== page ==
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2015 Diversity Reading Challenge Blogging from A to Z Challenge Books

#AtoZChallenge – M My Name is Asher Lev

Welcome to M!

I have kind of a different book for you today. To be sure, the book classifies as multicultural, diverse and all those wonderful things that make the world go around:

My Name is Asher Lev by Chaim Potok

My Name is Asher Lev by Chaim Potok

 

I’ve been promising myself to read this book forever and here’s why:

Asher Lev is a Ladover Hasid who keeps kosher, prays three times a day and believes in the Ribbono Shel Olom, the Master of the Universe. Asher Lev is an artist who is compulsively driven to render the world he sees and feels even when it leads him to blasphemy. In this stirring and often visionary novel, Chaim Potok traces Asher’s passage between these two identities, the one consecrated to God, the other subject only to the imagination.

Asher Lev grows up in a cloistered Hasidic community in postwar Brooklyn, a world suffused by ritual and revolving around a charismatic Rebbe. But in time his gift threatens to estrange him from that world and the parents he adores. As it follows his struggle, My Name Is Asher Lev becomes a luminous portrait of the artist, by turns heartbreaking and exultant, a modern classic.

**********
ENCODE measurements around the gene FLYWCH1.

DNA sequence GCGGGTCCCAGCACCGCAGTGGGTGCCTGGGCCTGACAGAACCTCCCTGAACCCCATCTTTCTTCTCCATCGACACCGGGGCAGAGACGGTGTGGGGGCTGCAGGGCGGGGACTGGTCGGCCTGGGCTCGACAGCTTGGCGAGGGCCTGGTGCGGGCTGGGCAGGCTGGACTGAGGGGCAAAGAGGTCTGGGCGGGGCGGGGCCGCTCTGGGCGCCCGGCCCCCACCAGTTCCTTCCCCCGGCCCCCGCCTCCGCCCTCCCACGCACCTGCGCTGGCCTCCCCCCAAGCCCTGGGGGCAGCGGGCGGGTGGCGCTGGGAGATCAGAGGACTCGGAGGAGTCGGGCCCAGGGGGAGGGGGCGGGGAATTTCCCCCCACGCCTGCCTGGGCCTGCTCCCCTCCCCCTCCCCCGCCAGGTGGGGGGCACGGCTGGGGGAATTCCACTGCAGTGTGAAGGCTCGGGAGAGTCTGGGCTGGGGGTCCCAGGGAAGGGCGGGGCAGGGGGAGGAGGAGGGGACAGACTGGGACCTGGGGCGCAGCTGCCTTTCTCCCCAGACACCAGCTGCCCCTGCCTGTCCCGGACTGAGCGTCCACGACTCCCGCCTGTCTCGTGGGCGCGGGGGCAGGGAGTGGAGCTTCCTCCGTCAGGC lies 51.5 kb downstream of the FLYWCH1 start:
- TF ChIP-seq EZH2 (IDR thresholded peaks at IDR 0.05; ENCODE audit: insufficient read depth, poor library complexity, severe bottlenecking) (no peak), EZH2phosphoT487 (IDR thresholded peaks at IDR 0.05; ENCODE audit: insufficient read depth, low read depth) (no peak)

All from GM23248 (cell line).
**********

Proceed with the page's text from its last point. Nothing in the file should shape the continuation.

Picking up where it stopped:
Why on earth would I be interested in this? Well, years and years ago I happened upon another book by the author called, The Chosen.  You might have seen the movie, with Robby Benson, I believe.  Anyway, having grown up in a mildly nonreligious home (aside from attending church with my piano playing gram) I was interested in what makes devoutly people, kids, tick.

Since I had little knowledge of Jewish life, save for Fiddler on the Roof, I decided it was time to learn about other religions. I know I was pretty astute (nerdy) for a kid. I couldn’t  imagine a kid who is forced to behave one way while yearning to follow another set of rules, like art, for example.

I’ve since come to value the beliefs of most religions and find Hasidism especially interesting so that’s why I’m wanting to read about Asher Lev.

So tell me, have you read this book? What about The Chosen? Anything about other very strict Jewish cultures? Tell me so I can enjoy that book too!